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tv   Your Business  MSNBC  April 8, 2012 7:30am-8:00am EDT

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small businesses struggle with rising gas prices. entrepreneurs fulfill their dreams of opening a small business in china. and check out the chicken limo in indianapolis. those stories and more, coming up next on "your business." small businesses are revitalizing the company and american express open is here to help. that's why we are proud to present "your business" on msnbc. hi there, everyone. i'm j.j. ramberg and welcome to "your business" where we give you tips and advice to help your business grow.
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gas prices are an issue yet again. at this time of year when the cost of fuel is typically lower, business owners are facing an unexpected problem. they're trying to find ways to keep their expenses down while the price at the pump keeps going up. >> i have two choices, raise the price a little bit more or, as many small business people do, you eat it. just say, okay, it'll change. >> carmen, the owner this family business says the cost of gas is crucial. >> our niche is be delivery and handle deliveries. a flower shop is the only place in america where you can place an order at 11:00, have it custom manufactured and delivered anyplace in the u.s. and canada in the same working
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day. >> with at least one delivery van on the road every day and higher fees from his suppliers, the rising price of gas is a reality that he'd rather not be facing. >> i grew up when gas was 24 cents a gallon and we thought that was high. and, yes, it is a very challenging thing. >> carmen, his daughter jessica, the shop's floral manager and drivers spend plenty of time crunching numbers, trying to save cash. >> we have to watch it closely. it can get out of hand. >> in their part of new york, gas runs about 20 cents higher than the national average. it all adds up at the gas station when you're at the gas station at least once a week. >> we give our drivers the opportunity to, if they see a low price, get it while you can. >> drivers like herb dyson play a pivotal role in streamlining deliveries. >> years ago we simply as they get done we run them out.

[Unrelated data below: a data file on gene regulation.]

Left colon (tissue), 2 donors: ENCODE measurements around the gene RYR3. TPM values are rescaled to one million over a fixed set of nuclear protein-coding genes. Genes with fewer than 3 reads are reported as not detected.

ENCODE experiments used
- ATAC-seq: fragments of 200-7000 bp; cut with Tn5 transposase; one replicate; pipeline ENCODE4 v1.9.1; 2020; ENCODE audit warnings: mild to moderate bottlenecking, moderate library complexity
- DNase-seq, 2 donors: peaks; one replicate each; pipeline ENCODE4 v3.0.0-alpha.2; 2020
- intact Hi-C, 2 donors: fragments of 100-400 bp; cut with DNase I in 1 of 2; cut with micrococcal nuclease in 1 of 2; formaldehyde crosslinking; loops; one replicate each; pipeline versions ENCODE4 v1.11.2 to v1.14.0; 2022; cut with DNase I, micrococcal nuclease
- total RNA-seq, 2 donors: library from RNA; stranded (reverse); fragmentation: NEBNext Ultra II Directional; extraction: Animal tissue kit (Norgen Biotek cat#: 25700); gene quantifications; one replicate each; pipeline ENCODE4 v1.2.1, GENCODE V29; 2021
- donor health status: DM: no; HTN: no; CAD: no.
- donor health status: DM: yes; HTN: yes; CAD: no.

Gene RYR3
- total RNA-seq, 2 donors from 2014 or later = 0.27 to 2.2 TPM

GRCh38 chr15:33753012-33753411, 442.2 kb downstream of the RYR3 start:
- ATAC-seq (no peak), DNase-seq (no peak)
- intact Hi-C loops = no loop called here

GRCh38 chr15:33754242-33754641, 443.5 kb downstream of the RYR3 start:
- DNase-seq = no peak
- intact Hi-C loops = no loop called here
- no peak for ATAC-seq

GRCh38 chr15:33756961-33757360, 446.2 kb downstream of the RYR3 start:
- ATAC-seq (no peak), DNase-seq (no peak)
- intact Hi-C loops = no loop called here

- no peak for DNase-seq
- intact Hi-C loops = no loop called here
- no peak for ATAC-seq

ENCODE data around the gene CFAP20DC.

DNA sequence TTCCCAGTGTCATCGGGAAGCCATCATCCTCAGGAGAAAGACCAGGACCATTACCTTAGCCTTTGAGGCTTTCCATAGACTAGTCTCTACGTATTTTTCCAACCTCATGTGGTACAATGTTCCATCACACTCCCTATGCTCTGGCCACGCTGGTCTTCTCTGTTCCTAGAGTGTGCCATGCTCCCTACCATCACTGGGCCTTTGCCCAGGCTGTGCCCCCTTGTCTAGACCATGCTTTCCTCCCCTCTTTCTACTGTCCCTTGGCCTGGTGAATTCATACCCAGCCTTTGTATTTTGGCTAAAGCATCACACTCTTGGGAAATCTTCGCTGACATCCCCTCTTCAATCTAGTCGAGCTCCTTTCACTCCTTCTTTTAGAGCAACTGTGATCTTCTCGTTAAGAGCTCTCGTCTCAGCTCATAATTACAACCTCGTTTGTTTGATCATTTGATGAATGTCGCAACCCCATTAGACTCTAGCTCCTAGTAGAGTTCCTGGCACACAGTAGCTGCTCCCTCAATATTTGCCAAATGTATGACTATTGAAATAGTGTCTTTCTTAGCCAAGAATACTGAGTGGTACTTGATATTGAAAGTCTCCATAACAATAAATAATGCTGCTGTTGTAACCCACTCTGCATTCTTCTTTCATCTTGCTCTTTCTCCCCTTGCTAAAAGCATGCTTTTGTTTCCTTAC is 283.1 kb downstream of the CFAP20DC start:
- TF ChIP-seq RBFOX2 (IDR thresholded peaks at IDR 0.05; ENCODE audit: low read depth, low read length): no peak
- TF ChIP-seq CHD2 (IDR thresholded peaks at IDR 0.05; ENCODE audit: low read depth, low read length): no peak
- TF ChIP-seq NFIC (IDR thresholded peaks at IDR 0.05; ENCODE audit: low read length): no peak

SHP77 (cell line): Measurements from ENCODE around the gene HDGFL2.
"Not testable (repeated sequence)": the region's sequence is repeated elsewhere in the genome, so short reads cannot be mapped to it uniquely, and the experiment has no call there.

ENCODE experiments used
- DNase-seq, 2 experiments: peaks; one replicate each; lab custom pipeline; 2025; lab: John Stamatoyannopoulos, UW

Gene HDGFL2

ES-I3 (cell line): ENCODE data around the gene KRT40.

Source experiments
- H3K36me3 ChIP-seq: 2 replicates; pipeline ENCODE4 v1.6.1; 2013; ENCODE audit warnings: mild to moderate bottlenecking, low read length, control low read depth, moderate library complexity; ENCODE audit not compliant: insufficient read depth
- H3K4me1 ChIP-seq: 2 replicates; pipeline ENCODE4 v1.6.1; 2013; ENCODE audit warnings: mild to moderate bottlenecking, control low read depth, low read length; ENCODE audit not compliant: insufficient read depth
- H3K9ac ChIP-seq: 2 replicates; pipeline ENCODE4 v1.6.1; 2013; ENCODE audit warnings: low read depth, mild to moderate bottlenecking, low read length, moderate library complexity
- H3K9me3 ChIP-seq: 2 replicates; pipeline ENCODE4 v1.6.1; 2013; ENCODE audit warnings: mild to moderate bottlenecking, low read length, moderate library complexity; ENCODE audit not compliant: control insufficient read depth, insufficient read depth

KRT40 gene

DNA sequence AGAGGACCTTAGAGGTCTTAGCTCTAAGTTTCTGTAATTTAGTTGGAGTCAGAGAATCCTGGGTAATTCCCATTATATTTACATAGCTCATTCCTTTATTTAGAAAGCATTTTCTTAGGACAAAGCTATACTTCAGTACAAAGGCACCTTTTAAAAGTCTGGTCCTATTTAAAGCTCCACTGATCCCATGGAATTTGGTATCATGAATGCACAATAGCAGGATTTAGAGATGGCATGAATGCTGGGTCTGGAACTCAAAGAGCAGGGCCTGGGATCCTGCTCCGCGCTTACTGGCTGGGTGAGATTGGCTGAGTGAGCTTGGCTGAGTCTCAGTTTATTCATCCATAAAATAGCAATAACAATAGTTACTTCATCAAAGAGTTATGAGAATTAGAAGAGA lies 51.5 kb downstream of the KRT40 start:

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we route them and get them all ready. >> i want my drivers to make sure they use good timing and good use of the time. we definitely zone our orders. if we're in zone two, we take everything in zone two and a that at one time. >> some of the runs are being made in a more fuel efficient vans. >> we are filling up less with this vehicle, so you're seeing a change in the pockets. >> the costantinos adjusted their rates. they decided to raise the cost of local deliveries. >> we charge $7.95. that recently went up from $6.95. the $7.95 barely covers the cost of running the vehicle and not the time of the driver. >> while the increase wasn't dramatic, the move wasn't taken lightly. the costantinos know that passing on the additional cost
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may not be favorable to their bottom line. >> i'm not trying to make money off of delivery. i'm trying to give good customer service. being fair gets my customers coming back to me. >> christine mackey, the founder and ceo of zippy ice in charlotte, north carolina also wants to keep her customers happy but it hasn't been easy. >> we're trying not to raise our prices for our customers and it might be inevitable if it keeps climbing but we're trying not to do that. >> zippy's fuel costs are up about 30% and mackey and her husband, howard, say they have no idea what's going to happen next. >> i don't want to say you're rolling the dice but every day, as somebody in business, you just have to have a little bit of faith. >> business that the 6-year-old company peaks during the spring and summer. dealing with higher prices during the winter has been a challenge. >> we rely on lower gas prices during this time just to even pay the bills. it's been really hard. we're trying to just kind of